Heuristic Analysis Techniques
Methodology. There are several published sets of "heuristics," or rules of thumb, which provide guidelines for what makes a good game. Jakob Nielsen has published a very solid and well-regarded set of heuristics for software interfaces in general (you can read more about them here) but some others have come up with their own published lists.
One set aimed specifically at adapting Nielsen's heuristics to games was developed by Melissa Federoff -- the full list can be found at the author's site. If you don't like any of the published lists, however, you can develop your own set specific to your game.
First, ask a set of game experts and game players (devs and beta-testers will work in a pinch) to identify what features are necessary for a game in your game's genre to be successful (in regards to story, game mechanics, game play, etc).
Then, while the expert or participant plays the game, have other experts observe and ask them to judge the intuitiveness and effectiveness of the game interface based on the list of important features you generated earlier.
Remember that these are specific to the kind of game you're making -- you would need to come up with a different list of features for first person shooters than for MMORPGs.
Example. Nielsen's heuristics state that if any process takes longer than 10 seconds (a loading screen, for instance) you should make sure that the user is getting some kind of feedback that the system is still working (an animation, or a loading bar, for instance). This helps players to understand not only how close the game is to being ready to be played, but also if something has gone wrong (a crash or lockup).
Positive aspects of the Heuristic Analysis Technique
- You can either rely on the existing work of experts, or identify your own experts to analyze similar games to the one you are creating and develop your own list of important features and design elements your players will expect. This can help prevent your user base from immediately going hostile when you launch because of obvious lapses in gameplay, mechanics, and story elements usually present in your genre.
- Cost is relatively low because you are doing the evaluation yourself or with a few hired experts instead of having to bring in and test lots and lots of potential users.
- This is very effective when used together with other, more expensive and time-consuming techniques -- the heuristic analysis identifies the big, easy to find problems so that later techniques can focus on harder to find, but still critical problems.
Problems with the Heuristic Analysis Technique
- Heuristics themselves may be simple, but applying them well requires an expert's eye for detail and a lot of experience with interface assessment. If your team is relatively inexperienced, this can be a problem.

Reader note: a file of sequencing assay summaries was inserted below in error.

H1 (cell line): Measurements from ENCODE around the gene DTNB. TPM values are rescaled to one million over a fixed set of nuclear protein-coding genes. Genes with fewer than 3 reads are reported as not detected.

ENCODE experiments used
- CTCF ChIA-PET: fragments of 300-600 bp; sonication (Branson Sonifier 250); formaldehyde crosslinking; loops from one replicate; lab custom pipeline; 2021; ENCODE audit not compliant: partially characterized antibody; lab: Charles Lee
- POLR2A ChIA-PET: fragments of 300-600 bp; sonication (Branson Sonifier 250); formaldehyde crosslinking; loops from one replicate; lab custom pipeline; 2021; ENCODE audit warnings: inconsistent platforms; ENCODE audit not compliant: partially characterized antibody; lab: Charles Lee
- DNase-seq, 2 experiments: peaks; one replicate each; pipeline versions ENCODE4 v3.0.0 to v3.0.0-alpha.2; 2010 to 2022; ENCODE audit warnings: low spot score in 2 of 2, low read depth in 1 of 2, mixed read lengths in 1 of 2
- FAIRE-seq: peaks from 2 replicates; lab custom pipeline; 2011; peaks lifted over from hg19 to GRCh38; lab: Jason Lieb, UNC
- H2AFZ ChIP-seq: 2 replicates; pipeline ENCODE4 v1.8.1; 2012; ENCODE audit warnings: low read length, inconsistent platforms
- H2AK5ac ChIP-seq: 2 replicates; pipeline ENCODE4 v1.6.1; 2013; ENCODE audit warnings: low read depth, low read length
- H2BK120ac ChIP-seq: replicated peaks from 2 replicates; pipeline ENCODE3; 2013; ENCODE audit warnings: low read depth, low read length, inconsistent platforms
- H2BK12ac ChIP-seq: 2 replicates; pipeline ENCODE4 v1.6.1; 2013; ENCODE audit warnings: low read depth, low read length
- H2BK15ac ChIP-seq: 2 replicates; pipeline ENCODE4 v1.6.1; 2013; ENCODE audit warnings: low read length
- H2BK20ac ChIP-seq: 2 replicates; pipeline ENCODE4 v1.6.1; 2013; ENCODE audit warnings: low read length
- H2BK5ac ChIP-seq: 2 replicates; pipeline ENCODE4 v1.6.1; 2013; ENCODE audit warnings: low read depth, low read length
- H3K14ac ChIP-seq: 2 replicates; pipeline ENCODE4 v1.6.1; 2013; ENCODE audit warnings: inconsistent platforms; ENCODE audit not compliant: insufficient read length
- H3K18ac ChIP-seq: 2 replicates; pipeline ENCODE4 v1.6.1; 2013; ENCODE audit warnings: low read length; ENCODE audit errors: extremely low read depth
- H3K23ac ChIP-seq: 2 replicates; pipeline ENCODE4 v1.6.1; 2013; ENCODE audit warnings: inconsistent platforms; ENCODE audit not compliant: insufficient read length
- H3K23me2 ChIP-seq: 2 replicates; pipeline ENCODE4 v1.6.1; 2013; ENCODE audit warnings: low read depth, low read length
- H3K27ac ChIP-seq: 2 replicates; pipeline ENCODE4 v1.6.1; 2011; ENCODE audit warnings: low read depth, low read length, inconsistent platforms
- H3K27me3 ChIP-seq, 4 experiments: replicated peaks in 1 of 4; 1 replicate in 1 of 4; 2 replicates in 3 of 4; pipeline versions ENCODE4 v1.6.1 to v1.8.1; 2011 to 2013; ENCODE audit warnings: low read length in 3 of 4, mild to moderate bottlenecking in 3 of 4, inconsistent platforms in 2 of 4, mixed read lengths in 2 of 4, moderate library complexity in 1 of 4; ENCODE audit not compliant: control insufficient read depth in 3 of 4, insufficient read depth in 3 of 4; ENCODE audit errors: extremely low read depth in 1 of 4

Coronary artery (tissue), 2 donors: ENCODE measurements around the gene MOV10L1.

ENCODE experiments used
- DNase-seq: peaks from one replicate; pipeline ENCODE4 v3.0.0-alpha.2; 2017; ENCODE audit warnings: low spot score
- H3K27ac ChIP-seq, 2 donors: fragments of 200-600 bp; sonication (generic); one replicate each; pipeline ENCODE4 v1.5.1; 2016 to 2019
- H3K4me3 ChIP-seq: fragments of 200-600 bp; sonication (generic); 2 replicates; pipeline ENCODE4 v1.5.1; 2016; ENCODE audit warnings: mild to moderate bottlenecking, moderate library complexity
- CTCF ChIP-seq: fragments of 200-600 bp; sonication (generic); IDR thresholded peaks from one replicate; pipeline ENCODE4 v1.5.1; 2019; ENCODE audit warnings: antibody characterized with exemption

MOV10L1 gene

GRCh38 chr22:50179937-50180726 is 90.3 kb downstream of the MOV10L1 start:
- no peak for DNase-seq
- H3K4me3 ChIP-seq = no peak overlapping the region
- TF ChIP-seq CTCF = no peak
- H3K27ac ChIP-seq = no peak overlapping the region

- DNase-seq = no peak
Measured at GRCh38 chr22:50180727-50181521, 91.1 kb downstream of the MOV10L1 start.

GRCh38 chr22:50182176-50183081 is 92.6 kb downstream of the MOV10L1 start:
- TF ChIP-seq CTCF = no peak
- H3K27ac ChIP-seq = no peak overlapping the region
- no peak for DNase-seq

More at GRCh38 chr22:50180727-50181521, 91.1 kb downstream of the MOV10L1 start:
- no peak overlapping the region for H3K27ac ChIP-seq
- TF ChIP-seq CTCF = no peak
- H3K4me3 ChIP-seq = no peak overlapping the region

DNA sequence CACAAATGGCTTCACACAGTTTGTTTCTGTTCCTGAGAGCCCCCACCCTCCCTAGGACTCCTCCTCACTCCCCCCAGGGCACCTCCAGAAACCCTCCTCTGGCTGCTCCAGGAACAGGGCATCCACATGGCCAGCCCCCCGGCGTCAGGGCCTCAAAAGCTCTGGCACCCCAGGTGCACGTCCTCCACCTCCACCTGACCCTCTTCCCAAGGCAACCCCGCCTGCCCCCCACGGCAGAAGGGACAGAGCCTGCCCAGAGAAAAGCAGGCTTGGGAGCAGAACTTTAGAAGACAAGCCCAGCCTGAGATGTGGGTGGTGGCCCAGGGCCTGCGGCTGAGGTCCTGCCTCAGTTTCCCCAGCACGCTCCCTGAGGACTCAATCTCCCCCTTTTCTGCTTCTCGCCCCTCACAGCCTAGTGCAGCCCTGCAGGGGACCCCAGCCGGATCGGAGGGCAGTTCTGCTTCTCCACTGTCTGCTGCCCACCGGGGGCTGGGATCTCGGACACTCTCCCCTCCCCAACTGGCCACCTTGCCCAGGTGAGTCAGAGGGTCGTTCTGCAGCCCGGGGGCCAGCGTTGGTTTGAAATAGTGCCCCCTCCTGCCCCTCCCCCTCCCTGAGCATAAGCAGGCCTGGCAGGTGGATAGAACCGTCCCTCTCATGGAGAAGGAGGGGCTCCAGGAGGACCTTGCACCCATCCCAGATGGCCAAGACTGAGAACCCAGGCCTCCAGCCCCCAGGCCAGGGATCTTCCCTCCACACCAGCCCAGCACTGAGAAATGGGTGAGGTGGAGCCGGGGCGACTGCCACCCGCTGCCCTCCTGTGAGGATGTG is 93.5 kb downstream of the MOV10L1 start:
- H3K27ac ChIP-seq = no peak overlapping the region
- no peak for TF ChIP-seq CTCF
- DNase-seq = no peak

- Using members of your team to evaluate your interface can be problematic -- after all, they already know how users are "supposed" to use the controls and interpret the HUD. Ideally, you want somebody who knows about games and usability, but isn't familiar with your game specifically.
Finding people who fit the bill can be a problem. This is doubly problematic when developing your own heuristics, as now you need more experts to generate the heuristics in the first place. When you don't have experts in-house, one way to deal with this in multiple-project studios is to have the dev team from one game work as the usability team on another game within the studio.
- It can be hard to judge the heuristic statements that are created. For example, it may seem obvious that first person shooters should include a mini-map that allows the player to easily identify the orientation and placement of their avatar within the environment, but how do we assess this? Is this statement answered by a yes or no, a ten point sliding scale (called a Likert scale by professionals) or a subjective response from an expert? Worse, experts can disagree on how to answer the question or even on how to judge the question.
- Sticking closely to your own heuristics can lead to limitations on game creativity. Do all gamers really want all MMORPGs to have the exact same game elements, mechanics, and story processes?
Focus Group Technique
Methodology. Team members gather together a small group of potential game players to discuss their opinions on the design of the interface, as well as game mechanics and story. Team members develop a flexible script of a dozen or so important questions that need to be answered. A moderator then guides a discussion in which participants are asked to discuss features or aspects of the game in turn or as part of an open discussion. Focus groups are often used to review game concepts or prototypes before they are put into a full development phase.
Example. A group of six to 10 users can, over the course of a couple of hours of discussion, often identify most of the aspects of an interface that will actively annoy or upset most players. This not only improves the game's quality and reception, but may also provide valuable insight into how (and to whom) to market the game.
Positive aspects of the Focus Group Technique
- The basic principle here is that several minds are better than one. Focus groups allow for a sharing of ideas amongst participants. New ideas can also be generated from this sharing of ideas and opinions, as can design strategies leading to more efficient and targeted gameplay, mechanics, and story.